• Chapter 18: Pyramid Scheme
  • Epilogue: Kale Smoothie

 

I’m really looking forward to getting feedback from alpha readers on this piece.

In general, I don’t see many authors using chapter titles. Anybody know why? I love them.

-ARG

Writing Chapters

Determining what is and isn’t a chapter can be a challenging thing. I’ve been writing novel-length prose for a long time, and I’ve really only come across a few truths. So what is a chapter?

Answer: It depends.

It really does! I’m not just copping out of a blog post! These are my three requirements when I’m writing chapters. I don’t use page lengths or have a rigid list of must-haves.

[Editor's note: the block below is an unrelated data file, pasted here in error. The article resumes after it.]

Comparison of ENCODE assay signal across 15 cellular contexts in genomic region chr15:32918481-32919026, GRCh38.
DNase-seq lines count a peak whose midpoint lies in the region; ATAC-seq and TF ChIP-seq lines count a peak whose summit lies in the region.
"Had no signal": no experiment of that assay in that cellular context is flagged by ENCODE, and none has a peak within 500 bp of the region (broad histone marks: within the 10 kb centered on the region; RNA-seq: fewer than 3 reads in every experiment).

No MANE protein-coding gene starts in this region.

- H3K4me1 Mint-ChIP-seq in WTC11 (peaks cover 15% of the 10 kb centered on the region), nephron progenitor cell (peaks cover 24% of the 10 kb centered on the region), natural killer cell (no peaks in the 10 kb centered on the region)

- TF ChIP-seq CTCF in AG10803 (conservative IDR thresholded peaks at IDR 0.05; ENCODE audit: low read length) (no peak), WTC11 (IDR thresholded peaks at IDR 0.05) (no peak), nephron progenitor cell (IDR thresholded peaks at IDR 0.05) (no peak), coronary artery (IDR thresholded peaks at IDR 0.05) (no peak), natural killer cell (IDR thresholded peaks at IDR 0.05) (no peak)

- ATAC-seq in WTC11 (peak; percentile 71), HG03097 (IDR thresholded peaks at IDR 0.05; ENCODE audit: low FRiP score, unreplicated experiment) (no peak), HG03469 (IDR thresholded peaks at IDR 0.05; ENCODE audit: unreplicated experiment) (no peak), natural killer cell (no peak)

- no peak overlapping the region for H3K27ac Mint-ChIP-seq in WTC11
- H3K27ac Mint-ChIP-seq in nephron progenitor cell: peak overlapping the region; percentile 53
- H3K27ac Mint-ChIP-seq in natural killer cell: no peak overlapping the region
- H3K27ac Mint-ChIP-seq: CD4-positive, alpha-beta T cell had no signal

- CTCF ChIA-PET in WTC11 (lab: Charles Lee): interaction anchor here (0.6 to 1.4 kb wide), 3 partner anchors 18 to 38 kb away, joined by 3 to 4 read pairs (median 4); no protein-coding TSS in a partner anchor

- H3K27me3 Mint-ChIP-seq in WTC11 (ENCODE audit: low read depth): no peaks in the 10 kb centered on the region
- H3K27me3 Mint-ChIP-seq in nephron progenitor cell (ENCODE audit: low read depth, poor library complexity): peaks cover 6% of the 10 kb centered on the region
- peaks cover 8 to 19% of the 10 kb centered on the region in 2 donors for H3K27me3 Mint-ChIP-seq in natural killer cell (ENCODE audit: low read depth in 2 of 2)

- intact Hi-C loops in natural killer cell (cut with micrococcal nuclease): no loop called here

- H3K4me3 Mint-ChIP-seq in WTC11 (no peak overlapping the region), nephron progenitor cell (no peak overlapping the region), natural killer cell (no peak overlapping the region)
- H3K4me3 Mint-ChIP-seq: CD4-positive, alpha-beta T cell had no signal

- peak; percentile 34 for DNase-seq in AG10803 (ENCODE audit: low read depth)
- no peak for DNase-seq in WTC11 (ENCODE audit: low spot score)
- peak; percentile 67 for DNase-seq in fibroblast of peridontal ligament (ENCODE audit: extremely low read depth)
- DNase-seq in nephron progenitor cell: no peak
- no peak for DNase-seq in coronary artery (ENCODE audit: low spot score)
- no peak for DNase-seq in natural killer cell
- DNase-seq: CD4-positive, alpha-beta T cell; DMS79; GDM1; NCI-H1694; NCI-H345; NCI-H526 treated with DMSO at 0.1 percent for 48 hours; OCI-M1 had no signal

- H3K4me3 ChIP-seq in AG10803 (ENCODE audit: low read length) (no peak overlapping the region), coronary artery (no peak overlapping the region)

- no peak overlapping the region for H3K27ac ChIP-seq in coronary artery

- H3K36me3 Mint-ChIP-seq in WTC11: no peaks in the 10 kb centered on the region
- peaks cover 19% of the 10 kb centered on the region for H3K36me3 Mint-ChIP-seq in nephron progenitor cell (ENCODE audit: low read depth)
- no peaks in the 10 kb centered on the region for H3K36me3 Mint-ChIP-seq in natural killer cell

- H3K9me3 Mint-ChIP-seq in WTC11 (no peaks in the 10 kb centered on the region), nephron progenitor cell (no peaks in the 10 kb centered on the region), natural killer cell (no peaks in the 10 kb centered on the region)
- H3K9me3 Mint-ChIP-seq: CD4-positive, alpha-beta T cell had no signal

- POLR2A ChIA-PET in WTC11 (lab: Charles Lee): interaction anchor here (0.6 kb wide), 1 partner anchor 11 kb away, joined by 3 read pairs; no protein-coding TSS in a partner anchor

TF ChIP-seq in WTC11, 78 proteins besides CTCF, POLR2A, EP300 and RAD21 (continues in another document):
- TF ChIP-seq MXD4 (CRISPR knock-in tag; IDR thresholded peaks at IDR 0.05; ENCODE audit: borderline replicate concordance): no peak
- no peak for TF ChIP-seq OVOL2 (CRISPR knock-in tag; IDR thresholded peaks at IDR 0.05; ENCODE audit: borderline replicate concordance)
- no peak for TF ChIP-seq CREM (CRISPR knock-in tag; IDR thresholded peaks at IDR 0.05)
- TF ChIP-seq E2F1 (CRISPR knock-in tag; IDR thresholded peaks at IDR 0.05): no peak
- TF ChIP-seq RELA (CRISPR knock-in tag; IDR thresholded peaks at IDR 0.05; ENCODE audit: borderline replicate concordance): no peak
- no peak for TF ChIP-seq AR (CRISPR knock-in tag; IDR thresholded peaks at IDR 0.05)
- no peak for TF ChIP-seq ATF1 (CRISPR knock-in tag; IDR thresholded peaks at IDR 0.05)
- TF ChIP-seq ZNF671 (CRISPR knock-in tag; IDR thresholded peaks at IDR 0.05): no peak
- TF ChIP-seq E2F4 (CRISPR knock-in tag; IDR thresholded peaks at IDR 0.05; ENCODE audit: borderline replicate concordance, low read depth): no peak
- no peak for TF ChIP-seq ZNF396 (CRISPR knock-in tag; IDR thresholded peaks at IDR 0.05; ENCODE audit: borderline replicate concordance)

1. A chapter should tell a mini story. I think this is absolutely necessary to breaking up a longer work into shorter works. If your novel is a house, then the chapters would be your rooms. A room is hard to consider a room without a few walls, a floor, and a ceiling, and maybe a bit of furniture or art. Not every chapter is going to be the same length, or style, or have the same characters, but it needs to tell a small story. This small story could be in the form of a common theme or chronologically connected narrative, but if your chapter doesn’t tell a story, then chances are it’s a hodgepodge of scenes rather than a coherent chapter. Try this: Boil your chapter down into a sentence of what happens, e.g. “The MC gets into an argument, loses his glasses, and falls into a stupidly placed well.”